By Wendy Rosenfield
It’s been an enlightening experience, seeing Charlotte Ford’s Bang at this year’s Live Arts Festival, and then, a week later, taking in Young Jean Lee Theater Company’s Untitled Feminist Show. Both feature naked women of childbearing age with average- to above-average proportions dancing, mugging, confronting the audience, and generally having a great time in their own skin.
But that’s not all they have in common. Both forego a linear storyline for alternating collaborative and individual vignettes, with feminism and its emphasis on community built into the performances’ very structure. It’s almost as though Bang functions as a warmup for Untitled Feminist Show. The themes examined there get bigger and bolder under Lee and company’s direction, and despite an absence of dialogue (unless you count two songs, one in Welsh and the other whose lyrics are “LaLaLa”) its message comes across loud and clear. This is Lee’s second Live Arts Festival entry--the first was 2007‘s Songs of Dragons Flying to Heaven, about Asian-American identity--and she approaches gender and ideas of femininity with a similar wry humor.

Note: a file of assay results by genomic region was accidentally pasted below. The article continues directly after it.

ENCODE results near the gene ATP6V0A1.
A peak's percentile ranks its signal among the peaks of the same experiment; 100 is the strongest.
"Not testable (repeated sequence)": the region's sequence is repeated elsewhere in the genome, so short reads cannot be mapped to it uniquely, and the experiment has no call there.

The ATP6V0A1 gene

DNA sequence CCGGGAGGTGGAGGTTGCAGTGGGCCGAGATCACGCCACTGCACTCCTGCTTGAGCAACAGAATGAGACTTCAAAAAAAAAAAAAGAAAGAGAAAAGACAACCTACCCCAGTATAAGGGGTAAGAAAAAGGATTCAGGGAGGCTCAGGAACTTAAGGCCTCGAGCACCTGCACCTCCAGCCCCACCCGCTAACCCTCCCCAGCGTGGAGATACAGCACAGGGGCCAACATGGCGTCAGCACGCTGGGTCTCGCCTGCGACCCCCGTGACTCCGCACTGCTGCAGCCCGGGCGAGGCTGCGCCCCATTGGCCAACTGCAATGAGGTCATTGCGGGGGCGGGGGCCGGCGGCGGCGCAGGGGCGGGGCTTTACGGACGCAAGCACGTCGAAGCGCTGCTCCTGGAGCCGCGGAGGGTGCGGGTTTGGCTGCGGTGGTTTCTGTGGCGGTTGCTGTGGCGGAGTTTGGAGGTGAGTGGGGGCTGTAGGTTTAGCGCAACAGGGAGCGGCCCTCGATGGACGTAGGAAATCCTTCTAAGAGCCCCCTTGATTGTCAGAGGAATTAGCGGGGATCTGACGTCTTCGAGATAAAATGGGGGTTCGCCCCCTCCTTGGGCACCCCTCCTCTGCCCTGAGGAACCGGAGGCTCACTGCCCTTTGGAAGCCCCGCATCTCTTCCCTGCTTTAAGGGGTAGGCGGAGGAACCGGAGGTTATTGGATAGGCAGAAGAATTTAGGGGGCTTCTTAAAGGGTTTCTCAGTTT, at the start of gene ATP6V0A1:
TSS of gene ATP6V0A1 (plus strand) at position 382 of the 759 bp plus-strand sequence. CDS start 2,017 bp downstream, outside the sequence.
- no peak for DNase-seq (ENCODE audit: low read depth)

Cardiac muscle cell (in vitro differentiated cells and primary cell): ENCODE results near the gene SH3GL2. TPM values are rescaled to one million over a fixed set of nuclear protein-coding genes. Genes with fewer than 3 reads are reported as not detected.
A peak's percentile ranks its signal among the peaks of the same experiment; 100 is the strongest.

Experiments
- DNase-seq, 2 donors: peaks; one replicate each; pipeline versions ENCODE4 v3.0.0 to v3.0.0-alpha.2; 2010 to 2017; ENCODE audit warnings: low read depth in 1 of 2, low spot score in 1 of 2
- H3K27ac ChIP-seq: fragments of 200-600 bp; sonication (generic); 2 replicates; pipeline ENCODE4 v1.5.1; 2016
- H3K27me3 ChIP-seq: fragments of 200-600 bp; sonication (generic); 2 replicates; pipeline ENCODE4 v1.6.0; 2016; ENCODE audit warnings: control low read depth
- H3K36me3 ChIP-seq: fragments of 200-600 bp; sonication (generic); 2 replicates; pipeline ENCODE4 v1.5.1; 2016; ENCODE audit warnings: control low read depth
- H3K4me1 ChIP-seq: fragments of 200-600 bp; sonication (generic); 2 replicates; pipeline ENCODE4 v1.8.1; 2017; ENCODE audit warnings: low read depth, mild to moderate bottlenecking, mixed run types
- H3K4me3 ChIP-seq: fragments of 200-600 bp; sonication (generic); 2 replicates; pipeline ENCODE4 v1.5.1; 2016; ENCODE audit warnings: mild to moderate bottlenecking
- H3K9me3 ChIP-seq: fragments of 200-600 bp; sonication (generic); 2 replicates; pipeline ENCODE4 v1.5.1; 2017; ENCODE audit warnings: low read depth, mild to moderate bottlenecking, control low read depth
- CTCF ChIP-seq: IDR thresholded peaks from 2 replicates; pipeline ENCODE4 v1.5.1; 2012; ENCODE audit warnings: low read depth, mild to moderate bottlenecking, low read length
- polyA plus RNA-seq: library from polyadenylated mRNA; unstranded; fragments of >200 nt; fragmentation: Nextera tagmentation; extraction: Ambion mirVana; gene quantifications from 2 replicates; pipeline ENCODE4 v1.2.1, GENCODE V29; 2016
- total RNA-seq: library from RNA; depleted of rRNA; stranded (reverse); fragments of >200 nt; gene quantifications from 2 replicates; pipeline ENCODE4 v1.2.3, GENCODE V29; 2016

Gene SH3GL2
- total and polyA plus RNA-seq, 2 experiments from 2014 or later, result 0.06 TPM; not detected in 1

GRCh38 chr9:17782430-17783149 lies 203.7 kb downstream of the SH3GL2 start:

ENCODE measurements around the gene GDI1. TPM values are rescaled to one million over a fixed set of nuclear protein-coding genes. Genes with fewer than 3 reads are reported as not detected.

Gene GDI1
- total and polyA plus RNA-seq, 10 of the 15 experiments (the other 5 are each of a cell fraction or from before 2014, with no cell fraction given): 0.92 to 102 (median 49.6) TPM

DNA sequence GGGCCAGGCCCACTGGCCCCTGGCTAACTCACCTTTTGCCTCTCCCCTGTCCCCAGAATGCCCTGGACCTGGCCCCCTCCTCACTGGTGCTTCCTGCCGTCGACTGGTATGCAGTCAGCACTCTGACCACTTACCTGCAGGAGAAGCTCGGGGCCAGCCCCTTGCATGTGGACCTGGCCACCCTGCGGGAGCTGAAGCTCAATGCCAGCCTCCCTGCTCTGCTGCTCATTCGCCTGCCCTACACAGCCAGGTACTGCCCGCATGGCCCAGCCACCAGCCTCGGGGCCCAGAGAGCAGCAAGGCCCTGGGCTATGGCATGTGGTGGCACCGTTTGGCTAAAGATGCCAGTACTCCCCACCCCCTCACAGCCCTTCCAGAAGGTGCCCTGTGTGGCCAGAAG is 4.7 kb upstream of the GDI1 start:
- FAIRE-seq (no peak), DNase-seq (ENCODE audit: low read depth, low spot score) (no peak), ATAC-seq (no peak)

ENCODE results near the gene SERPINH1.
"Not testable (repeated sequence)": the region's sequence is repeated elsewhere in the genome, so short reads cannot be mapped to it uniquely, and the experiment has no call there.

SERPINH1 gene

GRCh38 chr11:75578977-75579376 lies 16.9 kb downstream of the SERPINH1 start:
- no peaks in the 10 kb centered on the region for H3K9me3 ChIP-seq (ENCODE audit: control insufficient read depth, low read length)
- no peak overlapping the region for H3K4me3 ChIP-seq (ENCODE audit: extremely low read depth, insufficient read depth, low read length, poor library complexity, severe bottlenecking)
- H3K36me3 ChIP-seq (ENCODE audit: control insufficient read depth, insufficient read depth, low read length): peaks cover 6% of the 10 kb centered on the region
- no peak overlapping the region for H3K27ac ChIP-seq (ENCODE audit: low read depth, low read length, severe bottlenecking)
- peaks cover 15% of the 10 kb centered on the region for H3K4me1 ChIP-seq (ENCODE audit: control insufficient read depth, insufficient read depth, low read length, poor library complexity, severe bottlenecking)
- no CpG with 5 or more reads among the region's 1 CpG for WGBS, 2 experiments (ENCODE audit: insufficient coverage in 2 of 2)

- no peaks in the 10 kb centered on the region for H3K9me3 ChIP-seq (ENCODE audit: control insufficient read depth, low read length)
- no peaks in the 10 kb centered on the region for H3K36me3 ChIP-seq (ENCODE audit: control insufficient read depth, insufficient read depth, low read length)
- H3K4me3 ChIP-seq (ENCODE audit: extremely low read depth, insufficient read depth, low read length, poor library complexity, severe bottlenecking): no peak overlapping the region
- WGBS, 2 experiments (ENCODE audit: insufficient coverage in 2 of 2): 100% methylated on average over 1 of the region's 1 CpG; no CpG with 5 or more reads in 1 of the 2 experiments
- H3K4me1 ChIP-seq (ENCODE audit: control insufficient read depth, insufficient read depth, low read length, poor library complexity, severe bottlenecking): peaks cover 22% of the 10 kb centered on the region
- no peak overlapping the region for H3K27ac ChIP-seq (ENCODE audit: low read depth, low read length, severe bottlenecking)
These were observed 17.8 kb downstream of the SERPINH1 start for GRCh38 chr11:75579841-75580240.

Its six performers--Becca Blackwell, Katy Pyle, Regina Rocke, Jen Rosenblit and Amelia Zirin-Brown--come in varying sizes, races and gender identifications, and dance themselves into spread-eagled tableaux beneath flickering videos of brightly colored abstractions, all to sound design that travels from pastoral classical to Royksopp’s electronica.
The ensemble upends sexual fantasies with pantomimed sex acts that end badly for the recipient or bodies that literally become housecleaning machines, and a no-contact vibrating orgy sends one of its participants oscillating into the audience, transforming it into her own personal mosh pit. Each twist in the production reveals another take on female identity, as does each performer and each tattooed, pierced, cellulited, and/or muscled form. This is one time when it's okay to stare; in fact, it's just about impossible to look away.
Sept. 19-21, 9 p.m., Suzanne Roberts Theatre, 480 S. Broad St.